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Lack of Large Scale Lunar Photography, especially the far side.

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posted on Dec, 11 2016 @ 07:31 AM
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Have been using Arizona State University Lunar Quickmap for study of the Lunar surface since with this website one can zoom into 20m per pixel of the near side. The Lunar far side is not available even though the Lunar mapping and photography obviously covers both sides. Large scale zoomable photograps of the lunar surface should be easily obtainable since the entire surface of the Moon has been mapped and photographed in large scale, high definition for decades.....but just try and get a large scale, detailed photo map of the linar far side...you will fine nothing. Google Moon Maps is not large scale...the Chinese Chang'e Missions were hopefully going to show us the much desired lunar mapping and photographs but were quickly made unavailable to the Public except in small scale versions.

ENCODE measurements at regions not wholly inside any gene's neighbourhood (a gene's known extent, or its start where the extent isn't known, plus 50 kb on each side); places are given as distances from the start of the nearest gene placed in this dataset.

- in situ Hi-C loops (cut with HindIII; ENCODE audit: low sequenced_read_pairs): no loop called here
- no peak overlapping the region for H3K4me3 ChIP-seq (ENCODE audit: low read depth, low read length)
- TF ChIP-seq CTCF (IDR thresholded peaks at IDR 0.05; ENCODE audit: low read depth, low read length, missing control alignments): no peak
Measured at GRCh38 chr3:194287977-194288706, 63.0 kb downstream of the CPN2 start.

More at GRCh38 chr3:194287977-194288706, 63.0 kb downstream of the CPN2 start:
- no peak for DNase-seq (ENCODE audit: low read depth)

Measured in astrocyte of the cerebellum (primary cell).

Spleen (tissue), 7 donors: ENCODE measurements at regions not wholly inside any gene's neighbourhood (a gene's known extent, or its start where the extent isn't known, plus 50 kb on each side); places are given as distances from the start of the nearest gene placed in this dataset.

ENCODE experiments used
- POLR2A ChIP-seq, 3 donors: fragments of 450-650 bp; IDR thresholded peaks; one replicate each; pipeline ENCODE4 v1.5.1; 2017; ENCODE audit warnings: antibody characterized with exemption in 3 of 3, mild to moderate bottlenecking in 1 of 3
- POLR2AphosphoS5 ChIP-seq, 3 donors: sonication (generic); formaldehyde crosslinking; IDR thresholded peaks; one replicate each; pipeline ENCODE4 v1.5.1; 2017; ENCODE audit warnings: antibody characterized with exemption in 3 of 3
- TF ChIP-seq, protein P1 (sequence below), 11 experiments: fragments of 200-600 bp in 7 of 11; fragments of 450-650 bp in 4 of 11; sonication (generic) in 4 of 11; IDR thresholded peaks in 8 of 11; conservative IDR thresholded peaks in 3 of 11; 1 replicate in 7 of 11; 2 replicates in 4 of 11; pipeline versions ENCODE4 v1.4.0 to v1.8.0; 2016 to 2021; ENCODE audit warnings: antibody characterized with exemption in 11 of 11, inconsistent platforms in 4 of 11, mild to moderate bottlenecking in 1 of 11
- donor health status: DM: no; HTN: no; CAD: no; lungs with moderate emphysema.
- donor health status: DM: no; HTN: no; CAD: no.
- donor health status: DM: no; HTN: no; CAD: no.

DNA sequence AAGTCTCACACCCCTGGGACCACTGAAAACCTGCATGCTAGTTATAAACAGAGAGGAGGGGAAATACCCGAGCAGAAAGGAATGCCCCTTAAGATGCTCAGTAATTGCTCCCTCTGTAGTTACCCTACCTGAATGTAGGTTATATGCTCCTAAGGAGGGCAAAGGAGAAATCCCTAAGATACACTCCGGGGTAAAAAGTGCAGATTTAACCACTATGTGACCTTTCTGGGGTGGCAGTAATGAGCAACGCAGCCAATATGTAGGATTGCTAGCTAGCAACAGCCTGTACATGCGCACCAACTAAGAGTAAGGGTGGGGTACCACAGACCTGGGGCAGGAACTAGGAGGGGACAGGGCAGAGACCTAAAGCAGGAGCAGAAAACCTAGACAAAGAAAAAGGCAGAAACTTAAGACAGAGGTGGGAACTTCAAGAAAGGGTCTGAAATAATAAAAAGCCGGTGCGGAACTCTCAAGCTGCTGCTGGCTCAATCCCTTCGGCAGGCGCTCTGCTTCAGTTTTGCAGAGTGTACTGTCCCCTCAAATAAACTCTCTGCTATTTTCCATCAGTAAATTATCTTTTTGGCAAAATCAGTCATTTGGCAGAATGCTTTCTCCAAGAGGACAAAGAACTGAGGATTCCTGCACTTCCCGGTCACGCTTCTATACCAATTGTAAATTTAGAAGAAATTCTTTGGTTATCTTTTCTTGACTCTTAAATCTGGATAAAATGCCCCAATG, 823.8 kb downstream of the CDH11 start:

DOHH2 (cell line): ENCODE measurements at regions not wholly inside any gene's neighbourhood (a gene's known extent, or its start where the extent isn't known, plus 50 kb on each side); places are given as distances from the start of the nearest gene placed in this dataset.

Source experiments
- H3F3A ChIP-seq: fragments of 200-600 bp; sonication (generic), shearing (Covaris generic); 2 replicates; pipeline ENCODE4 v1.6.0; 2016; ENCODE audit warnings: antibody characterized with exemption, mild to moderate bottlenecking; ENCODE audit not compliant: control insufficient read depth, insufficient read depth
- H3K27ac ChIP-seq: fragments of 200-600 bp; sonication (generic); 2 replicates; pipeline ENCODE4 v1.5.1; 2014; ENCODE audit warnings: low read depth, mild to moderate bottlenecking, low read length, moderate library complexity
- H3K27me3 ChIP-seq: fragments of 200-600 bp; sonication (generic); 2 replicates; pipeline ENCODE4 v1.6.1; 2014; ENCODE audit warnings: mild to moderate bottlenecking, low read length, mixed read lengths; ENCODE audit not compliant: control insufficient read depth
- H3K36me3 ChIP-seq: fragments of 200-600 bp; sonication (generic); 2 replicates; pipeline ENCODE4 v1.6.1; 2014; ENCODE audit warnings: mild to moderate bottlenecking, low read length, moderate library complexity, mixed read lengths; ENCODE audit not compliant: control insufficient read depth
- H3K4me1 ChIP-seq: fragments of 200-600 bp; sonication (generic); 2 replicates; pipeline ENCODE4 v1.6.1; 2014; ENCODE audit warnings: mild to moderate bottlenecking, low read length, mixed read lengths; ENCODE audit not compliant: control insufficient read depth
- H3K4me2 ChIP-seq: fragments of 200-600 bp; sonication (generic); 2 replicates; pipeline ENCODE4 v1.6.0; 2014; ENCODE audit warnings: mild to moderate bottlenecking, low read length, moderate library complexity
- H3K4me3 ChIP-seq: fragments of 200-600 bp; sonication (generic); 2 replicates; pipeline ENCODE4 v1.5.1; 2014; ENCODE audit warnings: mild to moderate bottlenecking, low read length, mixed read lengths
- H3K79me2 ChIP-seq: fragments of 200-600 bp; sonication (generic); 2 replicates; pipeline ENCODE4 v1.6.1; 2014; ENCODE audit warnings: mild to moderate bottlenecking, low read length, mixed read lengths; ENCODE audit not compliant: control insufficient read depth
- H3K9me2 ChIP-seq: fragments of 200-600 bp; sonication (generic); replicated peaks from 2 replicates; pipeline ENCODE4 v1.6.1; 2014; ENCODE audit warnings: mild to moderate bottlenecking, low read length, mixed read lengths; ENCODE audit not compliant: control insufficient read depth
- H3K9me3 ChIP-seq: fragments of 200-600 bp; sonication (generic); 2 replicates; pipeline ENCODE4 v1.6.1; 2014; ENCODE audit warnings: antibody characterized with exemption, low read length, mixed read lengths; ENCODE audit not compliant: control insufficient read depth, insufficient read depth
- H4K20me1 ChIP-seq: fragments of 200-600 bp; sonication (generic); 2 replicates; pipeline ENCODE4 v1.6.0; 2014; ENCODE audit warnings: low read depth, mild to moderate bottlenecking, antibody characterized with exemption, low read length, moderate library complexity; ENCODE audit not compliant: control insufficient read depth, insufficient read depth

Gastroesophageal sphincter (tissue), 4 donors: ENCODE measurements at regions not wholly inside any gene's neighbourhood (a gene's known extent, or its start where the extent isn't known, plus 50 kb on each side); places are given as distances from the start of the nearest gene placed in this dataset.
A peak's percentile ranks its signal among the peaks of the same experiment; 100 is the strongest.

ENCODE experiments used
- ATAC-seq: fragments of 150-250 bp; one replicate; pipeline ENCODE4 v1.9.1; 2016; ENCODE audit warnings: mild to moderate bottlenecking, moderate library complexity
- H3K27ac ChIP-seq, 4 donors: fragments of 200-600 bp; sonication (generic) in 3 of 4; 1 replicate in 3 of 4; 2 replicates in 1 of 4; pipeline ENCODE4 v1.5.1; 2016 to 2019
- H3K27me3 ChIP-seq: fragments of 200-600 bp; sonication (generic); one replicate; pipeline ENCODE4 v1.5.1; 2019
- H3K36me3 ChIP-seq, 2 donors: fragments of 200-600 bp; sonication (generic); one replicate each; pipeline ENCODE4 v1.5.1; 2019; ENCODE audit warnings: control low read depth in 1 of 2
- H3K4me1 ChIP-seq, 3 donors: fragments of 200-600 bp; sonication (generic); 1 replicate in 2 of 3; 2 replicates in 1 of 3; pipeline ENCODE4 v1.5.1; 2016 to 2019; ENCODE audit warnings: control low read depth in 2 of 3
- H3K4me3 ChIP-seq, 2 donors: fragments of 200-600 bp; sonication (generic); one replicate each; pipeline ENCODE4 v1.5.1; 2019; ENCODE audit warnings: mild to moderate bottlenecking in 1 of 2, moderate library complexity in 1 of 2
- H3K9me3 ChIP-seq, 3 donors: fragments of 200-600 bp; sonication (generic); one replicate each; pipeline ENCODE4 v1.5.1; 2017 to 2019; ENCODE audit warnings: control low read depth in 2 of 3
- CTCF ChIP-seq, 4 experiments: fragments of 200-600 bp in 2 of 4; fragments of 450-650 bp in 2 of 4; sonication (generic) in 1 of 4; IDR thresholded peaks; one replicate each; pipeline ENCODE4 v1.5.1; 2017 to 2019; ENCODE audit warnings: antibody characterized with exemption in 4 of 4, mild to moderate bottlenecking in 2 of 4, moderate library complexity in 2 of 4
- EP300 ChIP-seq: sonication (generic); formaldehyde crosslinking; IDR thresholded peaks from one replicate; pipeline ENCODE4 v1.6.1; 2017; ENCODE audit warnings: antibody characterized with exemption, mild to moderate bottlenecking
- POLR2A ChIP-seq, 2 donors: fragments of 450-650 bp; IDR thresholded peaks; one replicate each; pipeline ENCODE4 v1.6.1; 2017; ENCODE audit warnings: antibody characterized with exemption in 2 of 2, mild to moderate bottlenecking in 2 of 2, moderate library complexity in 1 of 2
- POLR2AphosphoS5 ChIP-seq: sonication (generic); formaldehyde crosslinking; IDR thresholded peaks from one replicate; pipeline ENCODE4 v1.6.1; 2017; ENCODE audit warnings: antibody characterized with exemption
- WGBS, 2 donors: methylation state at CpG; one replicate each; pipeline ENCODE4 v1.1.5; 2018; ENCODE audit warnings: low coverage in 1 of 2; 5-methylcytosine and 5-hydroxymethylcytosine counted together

Here is a good link to Arizona's Quickmap which is easy to use...however, around 40% of the near side lunar surface is blurred out or blacked out: target.lroc.asu.edu...

So, if anyone has access to any links for large scale Lunar photography which is interactive,especially of the far side, please post those links for us to use...thus far, I have found nothing even similar to the ASU Quickmap for the far side...but there's plenty to be found on the lunar surface if you crawl all over it using Quickmap....it seems even the censors cannot blur out or obsure everything.